In November, 1942, the government of Turkey imposed the varlik vergisi, a tax on wealth, assets, and capital, that was applied mostly and at the highest rates against Turkish non-Muslims. The rates were often higher than 100 percent of one’s total wealth. The non-Muslims who could not afford to pay the tax where railroaded off to forced labor camps.
A recent article from Today’s Zaman noted that, “Within the scope of wealth tax payment requirements, 1,229 non-Muslims were sent to Aşkale via the Haydarpaşa railroad station in İstanbul to perform the jobs assigned to them.” According to Wikipedia, 21 non-Muslims died at the labor camps. The government collected over 320 million Turkish lira (approximately 270 million USD at the time) from Assyrians, Chaldeans, Greeks, Jews, and Armenians through the tax.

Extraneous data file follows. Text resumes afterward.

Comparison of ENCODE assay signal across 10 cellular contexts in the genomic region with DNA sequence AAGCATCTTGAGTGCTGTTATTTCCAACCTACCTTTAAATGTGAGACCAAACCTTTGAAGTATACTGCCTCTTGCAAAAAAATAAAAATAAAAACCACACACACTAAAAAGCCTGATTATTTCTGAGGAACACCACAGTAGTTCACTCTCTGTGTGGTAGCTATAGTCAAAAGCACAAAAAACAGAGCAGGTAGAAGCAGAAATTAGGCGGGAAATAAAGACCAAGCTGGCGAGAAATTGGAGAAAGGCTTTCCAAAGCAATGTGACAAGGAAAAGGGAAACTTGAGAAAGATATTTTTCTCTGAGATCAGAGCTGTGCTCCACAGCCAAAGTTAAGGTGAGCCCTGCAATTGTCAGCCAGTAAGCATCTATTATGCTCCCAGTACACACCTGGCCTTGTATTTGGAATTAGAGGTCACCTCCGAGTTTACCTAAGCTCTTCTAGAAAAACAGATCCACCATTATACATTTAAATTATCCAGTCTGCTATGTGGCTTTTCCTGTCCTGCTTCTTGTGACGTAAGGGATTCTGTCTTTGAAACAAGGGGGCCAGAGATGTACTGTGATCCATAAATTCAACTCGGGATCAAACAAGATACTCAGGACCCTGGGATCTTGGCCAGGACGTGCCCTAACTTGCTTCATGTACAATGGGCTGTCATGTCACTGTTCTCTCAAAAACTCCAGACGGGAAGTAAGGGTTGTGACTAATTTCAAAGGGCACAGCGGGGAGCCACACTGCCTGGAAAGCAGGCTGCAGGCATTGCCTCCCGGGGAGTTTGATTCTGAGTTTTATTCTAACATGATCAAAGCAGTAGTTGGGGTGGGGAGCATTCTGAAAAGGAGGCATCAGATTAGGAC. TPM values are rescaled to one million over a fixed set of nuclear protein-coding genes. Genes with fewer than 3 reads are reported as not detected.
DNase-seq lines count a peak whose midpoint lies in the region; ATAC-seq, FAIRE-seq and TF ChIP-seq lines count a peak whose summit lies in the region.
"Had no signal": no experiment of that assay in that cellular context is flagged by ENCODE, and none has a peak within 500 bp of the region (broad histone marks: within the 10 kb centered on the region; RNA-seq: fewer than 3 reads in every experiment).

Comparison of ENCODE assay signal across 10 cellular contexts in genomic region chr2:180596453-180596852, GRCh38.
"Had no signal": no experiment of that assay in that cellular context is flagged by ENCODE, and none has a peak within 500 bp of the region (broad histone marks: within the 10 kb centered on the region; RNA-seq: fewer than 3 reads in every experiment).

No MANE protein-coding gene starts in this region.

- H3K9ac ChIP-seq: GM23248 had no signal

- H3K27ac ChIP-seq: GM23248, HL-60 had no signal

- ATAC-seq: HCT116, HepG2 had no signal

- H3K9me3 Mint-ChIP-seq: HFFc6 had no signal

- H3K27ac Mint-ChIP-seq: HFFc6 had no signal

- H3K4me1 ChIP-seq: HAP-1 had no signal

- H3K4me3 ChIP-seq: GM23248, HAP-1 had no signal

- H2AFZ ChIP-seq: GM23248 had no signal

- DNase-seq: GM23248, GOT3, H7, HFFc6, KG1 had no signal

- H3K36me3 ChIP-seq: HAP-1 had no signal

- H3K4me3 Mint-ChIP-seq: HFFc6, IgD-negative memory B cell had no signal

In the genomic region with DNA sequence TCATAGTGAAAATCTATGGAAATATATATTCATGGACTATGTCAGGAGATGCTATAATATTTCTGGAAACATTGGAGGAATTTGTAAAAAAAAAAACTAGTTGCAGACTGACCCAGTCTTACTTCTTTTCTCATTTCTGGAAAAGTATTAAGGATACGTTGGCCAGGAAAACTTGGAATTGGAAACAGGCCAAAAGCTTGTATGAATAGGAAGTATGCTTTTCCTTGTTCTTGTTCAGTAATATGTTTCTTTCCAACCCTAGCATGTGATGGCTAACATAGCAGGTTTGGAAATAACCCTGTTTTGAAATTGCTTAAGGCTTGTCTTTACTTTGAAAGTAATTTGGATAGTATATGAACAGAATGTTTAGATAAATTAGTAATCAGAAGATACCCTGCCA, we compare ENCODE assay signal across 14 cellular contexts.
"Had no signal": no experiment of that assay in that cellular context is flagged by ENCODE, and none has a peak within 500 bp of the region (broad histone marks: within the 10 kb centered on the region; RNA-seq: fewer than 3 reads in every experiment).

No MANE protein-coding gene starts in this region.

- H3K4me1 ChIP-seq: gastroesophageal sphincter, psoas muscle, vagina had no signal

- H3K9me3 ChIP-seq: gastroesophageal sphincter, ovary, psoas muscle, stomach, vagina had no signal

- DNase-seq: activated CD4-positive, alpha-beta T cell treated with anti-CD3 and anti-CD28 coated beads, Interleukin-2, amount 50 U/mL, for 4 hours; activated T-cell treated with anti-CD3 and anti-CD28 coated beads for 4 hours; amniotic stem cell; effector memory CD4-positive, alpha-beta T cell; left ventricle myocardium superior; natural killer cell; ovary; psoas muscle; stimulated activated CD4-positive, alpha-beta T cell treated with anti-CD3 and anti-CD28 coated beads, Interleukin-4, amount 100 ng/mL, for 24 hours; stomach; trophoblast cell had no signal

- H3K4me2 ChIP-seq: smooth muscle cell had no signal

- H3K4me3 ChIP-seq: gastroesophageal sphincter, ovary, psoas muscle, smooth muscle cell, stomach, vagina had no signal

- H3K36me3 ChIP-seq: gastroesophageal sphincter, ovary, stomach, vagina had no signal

The varlik vergisi showed that the devshirme blood tax and the jizya against non-Muslims from the days of the Ottoman Empire could not be permanently purged from the “secularist” Turkish regime that replaced it.
Fortunately, Turkey rescinded the tax in 1944.
However, Turkey continues to impose the jizya against Greek Cypriots to this day, according to published reports.
Discriminatory taxes against non-Muslims in the post-caliphate Islamic world are much overlooked but not uncommon, whether it was the Turkish varlik vergisi, Malaysia’s bumiputra system, or government-endorsed jizya against Sikhs in Pakistan, Jews in Yemen, and Copts in Egypt.